The Simon Sisters (Lucy and Carly)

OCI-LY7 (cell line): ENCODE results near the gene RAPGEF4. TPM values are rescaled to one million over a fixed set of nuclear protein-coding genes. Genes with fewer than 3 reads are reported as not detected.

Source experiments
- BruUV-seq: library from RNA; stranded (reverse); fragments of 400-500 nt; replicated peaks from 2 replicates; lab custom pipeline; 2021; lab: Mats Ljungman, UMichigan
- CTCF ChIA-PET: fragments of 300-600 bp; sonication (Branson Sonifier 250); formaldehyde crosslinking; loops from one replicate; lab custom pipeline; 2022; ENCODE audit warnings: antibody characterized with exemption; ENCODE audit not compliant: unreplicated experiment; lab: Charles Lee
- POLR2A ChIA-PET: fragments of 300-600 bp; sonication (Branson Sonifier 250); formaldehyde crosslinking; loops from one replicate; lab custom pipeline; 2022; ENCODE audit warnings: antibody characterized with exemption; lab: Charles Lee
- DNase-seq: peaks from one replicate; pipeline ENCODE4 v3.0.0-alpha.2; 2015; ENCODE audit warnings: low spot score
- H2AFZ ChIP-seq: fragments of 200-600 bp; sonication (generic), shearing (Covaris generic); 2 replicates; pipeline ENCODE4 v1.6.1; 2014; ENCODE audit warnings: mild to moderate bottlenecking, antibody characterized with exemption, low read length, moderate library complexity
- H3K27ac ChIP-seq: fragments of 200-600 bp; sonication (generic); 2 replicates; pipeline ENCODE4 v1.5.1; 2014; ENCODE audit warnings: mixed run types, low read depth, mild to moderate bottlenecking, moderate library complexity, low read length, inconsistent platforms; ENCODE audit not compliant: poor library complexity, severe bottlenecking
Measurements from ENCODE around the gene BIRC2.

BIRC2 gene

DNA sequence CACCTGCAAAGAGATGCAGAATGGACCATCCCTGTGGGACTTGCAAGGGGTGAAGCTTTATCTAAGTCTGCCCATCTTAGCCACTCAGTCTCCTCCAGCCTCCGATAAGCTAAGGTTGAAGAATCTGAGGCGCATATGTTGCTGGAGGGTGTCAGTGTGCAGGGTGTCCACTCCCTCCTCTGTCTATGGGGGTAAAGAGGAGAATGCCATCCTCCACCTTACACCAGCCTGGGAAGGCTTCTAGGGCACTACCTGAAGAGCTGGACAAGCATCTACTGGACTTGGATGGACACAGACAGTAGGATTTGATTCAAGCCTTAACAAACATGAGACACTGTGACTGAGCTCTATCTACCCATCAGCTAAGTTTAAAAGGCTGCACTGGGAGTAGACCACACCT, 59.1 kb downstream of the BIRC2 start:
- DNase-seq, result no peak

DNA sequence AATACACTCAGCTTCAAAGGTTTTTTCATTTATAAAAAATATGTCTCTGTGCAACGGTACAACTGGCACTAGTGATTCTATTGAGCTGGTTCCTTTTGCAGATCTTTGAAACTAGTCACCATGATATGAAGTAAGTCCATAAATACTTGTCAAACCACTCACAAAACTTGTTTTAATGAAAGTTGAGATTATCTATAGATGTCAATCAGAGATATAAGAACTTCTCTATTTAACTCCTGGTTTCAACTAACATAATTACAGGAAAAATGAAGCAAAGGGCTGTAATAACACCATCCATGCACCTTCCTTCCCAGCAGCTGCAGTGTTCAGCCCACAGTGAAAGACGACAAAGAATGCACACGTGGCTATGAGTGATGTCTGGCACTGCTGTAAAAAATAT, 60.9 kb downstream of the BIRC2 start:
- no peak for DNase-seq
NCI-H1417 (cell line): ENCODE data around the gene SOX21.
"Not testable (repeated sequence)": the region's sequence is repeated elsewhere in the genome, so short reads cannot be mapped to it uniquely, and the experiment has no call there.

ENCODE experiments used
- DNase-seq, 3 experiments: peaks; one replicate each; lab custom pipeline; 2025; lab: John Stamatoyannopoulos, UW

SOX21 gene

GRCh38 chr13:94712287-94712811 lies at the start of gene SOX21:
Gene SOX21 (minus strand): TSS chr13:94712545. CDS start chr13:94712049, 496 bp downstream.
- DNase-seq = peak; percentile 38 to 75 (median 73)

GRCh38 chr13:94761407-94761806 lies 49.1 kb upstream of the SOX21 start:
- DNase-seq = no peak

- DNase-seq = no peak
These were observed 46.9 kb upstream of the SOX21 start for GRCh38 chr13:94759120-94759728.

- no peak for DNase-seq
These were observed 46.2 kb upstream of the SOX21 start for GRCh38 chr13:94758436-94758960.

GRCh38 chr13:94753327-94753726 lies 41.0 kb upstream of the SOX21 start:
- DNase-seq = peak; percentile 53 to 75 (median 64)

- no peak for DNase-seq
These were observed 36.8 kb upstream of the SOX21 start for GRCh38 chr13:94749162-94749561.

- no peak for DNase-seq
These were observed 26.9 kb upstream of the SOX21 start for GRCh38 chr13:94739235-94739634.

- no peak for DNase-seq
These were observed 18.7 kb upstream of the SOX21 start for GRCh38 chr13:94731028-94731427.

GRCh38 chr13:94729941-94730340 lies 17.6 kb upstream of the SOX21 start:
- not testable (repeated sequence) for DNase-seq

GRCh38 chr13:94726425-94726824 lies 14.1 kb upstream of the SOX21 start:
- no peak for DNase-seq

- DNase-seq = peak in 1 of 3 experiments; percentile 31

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Carly and Lucy Simon offer pleasant folk with tight, high harmonies and a pop flavor on an album largely devoted to interpretation of traditional and contemporary folk tunes. It's not far off from what Peter, Paul & Mary were doing at the same time, or what Simon & Garfunkel did on their very first (acoustic) album, though the production is more basic and, of course, the harmonies are exclusively female. There's just one Carly Simon original (and no Lucy Simon originals), the Ian & Sylvia-like up-tempo troubadour gallop "Pale Horse and Rider," on a program including such standards as "Motherless Child," "If I Had a Ribbon Bow," "Turn, Turn, Turn," and a French version of "Blowin' in the Wind" ("Ecoute Dans la Vent"); actor Alan Arkin wrote the title track. There's a good rhythmic verve to much of the material, which makes this more enjoyable and durable than many such obscure folk albums of the early to mid-1960s. You could even detect hints of folk-rock in the occasional added instrumentation; there are light drums on "Pale Horse and Rider" and "Cuddlebug," and even what sounds like an electric guitar on "No One to Talk My Troubles To," as well as a flute on "If I Had a Ribbon Bow." While most Carly Simon fans would be nonplused by this as it's highly dissimilar to her famous singer/songwriter solo work, it's also true that some listeners who don't like Carly Simon's solo albums might well like this LP.